Howard Dean: Older Dems need 'to get the hell out of the way' in 2020

Howard Dean says older members of the Democratic Party need "to get the hell out of the way and have somebody who is 50 running the country."

"I don't think [Sen. Bernie SandersBernie SandersKamala Harris receives new Iowa endorsements after debate performance Wasserman Schultz makes bid for House Appropriations Committee gavel Overnight Health Care: Crunch time for Congress on surprise medical bills | CDC confirms 47 vaping-related deaths | Massachusetts passes flavored tobacco, vaping products ban MORE] is going to be the next nominee. But he could be. But I'm very much for somebody who is younger," said Dean, a former Democratic National Committee chairman and MSNBC contributor on "Morning Joe" Thursday.

"Morning Joe" guest co-host Willie Geist noted that meant big party names such as former Vice President Joe BidenJoe BidenKamala Harris receives new Iowa endorsements after debate performance Watergate prosecutor says that Sondland testimony was 'tipping point' for Trump Overnight Defense — Presented by Boeing — Deal on defense bill proves elusive | Hill, Holmes offer damaging testimony | Trump vows to block Navy from ousting officer from SEALs MORE, who has hinted at running, as well as Sanders, who has strong grassroots support from the party's left after his run against Hillary ClintonHillary Diane Rodham ClintonDemocratic strategist laments 'low bar' for Biden debate performance Wasserman Schultz makes bid for House Appropriations Committee gavel Trump to hold campaign rally in Pennsylvania next month MORE, would be out. Biden is 75 and Sanders is 76.

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"I think my generation needs to get the hell out of politics. Start coaching and start moving up this next generation who are more ... fiscally sane," Dean continued. "Neither Republicans or Democrats can claim they are fiscally responsible anymore.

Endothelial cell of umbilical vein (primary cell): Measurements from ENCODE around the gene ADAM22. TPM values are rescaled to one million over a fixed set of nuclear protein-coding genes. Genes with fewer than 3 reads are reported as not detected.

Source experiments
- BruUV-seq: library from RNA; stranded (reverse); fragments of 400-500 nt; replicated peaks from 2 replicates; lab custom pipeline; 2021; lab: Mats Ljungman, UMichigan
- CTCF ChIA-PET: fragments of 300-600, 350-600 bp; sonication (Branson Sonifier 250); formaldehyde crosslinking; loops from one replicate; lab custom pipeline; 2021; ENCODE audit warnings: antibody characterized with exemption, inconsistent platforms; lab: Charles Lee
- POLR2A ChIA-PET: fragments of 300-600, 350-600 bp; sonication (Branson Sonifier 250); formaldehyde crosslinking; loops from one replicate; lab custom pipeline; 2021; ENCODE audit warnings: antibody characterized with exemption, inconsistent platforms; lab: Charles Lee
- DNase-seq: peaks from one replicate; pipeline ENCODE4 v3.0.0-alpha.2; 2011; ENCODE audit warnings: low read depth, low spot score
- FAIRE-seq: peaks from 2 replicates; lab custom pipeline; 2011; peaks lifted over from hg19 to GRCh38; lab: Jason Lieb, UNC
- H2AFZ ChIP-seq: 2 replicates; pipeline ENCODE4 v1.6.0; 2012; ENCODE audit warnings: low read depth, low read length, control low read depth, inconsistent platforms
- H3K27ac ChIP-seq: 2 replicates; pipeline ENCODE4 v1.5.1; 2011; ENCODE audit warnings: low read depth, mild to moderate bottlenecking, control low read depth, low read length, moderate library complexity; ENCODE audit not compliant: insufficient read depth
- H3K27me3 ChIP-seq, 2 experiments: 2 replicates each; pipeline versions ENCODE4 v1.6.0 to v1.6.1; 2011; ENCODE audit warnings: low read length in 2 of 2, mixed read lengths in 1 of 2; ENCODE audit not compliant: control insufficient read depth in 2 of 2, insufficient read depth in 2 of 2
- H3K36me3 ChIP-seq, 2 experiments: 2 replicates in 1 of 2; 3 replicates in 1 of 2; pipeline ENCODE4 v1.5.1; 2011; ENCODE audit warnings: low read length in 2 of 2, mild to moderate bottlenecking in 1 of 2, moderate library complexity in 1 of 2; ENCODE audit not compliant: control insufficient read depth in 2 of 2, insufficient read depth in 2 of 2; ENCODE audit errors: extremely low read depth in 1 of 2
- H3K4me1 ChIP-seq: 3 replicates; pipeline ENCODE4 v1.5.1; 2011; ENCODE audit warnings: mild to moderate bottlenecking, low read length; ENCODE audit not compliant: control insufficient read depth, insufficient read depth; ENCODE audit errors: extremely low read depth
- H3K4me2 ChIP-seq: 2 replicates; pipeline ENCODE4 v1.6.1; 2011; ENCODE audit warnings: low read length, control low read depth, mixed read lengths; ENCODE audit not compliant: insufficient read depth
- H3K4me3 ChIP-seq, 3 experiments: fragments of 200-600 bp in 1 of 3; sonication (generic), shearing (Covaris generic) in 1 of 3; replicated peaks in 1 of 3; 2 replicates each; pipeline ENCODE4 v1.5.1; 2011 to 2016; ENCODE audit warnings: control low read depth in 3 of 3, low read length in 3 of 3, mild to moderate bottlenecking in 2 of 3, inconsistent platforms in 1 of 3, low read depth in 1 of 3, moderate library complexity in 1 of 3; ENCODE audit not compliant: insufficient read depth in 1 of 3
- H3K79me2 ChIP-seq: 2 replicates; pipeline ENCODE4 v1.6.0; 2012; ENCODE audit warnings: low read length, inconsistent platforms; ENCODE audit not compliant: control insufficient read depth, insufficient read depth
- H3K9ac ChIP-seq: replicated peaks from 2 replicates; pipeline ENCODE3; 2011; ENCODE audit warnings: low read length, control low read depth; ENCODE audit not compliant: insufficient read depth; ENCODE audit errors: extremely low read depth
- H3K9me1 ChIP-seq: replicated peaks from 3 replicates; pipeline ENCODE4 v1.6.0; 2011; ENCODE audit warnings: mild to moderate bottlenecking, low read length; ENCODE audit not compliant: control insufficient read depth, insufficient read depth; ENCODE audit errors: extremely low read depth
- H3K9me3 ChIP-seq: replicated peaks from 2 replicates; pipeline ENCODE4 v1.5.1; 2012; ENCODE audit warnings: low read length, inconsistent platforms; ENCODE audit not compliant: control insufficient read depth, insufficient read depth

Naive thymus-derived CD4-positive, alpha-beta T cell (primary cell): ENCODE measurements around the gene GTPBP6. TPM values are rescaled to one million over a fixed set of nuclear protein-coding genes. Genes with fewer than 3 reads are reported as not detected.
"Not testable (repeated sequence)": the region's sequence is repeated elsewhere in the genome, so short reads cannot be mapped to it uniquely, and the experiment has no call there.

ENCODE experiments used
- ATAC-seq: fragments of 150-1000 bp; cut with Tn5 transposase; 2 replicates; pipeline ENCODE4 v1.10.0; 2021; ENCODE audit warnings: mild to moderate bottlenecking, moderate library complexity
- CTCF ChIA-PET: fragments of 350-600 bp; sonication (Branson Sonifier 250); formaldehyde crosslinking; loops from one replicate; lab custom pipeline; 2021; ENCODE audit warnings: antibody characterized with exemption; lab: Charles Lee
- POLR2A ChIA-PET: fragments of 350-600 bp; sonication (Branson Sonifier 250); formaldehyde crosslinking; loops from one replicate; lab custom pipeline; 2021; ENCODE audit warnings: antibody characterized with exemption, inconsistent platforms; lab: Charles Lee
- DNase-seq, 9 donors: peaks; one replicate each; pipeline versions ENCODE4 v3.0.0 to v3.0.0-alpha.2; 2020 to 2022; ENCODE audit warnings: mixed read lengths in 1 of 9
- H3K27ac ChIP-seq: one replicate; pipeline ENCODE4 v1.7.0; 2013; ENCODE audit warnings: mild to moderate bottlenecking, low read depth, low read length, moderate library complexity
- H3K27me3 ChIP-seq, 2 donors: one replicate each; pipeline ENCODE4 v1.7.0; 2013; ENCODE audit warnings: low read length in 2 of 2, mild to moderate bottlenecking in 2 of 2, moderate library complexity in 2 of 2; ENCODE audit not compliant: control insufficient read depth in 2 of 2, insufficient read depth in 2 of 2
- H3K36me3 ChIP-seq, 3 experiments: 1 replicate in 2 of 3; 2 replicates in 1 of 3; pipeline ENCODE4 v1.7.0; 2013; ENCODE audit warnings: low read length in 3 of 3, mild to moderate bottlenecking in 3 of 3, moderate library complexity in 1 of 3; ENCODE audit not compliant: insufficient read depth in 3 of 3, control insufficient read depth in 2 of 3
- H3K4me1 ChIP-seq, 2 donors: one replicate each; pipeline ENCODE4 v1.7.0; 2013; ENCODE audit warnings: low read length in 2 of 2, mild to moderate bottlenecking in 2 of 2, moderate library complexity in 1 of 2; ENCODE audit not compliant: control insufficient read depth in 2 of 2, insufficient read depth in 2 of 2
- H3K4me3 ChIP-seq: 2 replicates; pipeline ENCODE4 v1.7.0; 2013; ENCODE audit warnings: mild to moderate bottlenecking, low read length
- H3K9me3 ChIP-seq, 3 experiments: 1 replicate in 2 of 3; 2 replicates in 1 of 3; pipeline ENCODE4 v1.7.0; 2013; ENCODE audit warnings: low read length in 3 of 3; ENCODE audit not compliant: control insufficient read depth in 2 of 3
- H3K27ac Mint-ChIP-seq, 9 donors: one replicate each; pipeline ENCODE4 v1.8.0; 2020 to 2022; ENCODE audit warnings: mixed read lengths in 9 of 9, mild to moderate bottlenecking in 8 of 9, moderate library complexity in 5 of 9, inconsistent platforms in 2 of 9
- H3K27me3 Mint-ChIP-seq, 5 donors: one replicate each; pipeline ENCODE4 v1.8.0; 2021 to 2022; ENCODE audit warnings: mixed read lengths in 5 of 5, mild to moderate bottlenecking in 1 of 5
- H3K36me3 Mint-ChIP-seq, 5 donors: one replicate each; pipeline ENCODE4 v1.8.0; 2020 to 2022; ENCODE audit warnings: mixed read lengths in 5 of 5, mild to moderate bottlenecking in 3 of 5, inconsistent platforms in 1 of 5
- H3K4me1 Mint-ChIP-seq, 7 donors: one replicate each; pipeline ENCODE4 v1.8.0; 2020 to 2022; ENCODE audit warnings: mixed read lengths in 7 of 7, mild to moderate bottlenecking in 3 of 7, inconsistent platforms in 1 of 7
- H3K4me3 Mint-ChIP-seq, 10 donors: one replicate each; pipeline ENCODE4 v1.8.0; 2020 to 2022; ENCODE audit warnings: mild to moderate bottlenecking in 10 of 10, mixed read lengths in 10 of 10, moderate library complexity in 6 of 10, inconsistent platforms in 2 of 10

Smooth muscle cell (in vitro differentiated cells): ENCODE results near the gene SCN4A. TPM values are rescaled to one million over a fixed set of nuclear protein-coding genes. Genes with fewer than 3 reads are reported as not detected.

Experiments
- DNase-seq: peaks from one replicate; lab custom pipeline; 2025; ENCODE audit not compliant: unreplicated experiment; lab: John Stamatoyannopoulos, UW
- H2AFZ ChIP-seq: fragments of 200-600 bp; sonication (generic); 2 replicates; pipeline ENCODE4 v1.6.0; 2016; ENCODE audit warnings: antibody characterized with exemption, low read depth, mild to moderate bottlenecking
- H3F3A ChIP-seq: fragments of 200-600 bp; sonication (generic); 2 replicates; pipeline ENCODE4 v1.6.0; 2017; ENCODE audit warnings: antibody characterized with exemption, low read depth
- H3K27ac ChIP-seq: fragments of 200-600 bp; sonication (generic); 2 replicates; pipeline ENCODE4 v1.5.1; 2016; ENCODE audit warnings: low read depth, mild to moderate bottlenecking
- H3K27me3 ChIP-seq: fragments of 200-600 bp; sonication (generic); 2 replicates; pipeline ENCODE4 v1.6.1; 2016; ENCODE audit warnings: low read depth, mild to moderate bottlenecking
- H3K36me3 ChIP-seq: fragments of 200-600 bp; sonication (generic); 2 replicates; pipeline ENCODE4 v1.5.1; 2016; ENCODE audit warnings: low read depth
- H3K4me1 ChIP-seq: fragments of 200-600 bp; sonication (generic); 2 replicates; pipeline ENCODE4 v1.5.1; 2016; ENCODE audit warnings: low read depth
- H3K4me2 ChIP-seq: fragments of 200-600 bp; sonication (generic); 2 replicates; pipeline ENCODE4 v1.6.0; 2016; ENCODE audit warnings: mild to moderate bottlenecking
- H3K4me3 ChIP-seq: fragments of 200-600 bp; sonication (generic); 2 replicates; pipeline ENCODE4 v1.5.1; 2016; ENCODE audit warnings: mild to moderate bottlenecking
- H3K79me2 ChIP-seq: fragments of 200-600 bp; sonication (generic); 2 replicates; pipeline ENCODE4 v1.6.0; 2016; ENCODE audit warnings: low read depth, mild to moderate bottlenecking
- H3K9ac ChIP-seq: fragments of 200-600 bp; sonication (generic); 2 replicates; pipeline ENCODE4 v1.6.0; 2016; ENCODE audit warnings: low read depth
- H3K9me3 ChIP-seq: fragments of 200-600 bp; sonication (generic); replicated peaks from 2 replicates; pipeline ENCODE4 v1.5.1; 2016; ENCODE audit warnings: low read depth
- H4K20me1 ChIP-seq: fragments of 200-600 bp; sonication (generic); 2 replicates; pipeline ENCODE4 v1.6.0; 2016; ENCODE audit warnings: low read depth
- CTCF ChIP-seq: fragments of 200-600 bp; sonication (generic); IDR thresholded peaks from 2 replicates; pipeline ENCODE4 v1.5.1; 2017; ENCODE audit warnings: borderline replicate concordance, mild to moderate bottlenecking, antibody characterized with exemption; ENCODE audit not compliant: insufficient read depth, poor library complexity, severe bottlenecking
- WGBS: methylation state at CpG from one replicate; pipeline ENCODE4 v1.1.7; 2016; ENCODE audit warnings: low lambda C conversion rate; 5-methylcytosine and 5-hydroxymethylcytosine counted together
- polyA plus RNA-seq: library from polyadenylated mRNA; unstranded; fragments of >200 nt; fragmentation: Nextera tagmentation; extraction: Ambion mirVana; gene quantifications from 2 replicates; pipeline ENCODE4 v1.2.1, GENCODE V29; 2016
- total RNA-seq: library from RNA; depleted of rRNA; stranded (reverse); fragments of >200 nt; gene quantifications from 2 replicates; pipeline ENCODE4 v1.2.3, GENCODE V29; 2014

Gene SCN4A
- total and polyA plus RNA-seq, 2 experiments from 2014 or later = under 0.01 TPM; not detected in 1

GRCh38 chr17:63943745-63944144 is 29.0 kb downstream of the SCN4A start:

“This young generation is going to pay for that if we don’t get the hell out of the way and have somebody who is 50 running the country.”

He also highlighted some potential younger contenders.

"I'm going to support someone who is young and in the next generation," said Dean, naming Sens. Chris MurphyChristopher (Chris) Scott Murphy2020 hopes rise for gun control groups after Virginia elections Dem senator says Zelensky was 'feeling the pressure' to probe Bidens Lawmakers spar over upcoming Sondland testimony MORE (D-Conn.), Kamala HarrisKamala Devi HarrisKamala Harris receives new Iowa endorsements after debate performance On The Money: Trump signs short-term spending bill to avoid shutdown | Pelosi casts doubt on USMCA deal in 2019 | California high court strikes down law targeting Trump tax returns Democratic strategist laments 'low bar' for Biden debate performance MORE (D-Calif.), and Kirsten GillibrandKirsten GillibrandBooker hits fundraising threshold for December debate after surge of post-debate donations Maloney primary challenger calls on her to return, donate previous campaign donations from Trump Senate confirms controversial circuit court nominee MORE (D-N.Y.) as well as Los Angeles Mayor Eric Garcetti, the son of former L.A. district attorney Gil Garcetti, as possible contenders.

"I wouldn't be surprised if 17 people run," Dean said.

"Like the Republican primary the last time around," Geist said.

"Hopefully there won't be people in it for the fun of it," Dean added.

"And end up winning it anyway," joked panelist Sam Stein, in a shot at President TrumpDonald John TrumpWatergate prosecutor says that Sondland testimony was 'tipping point' for Trump In private moment with Trump, Justice Kennedy pushed for Kavanaugh Supreme Court nomination: book Obama: 'Everybody needs to chill out' about differences between 2020 candidates MORE.

Dean also said he thinks "progressives are in the process of informally taking over the Democratic party" and that "the country has moved to the left."

Dean, 69, led the field at one point during the 2004 Democratic presidential primary.

His comments come as cable news programs have run segments previewing the upcoming midterm elections and also the 2020 presidential race.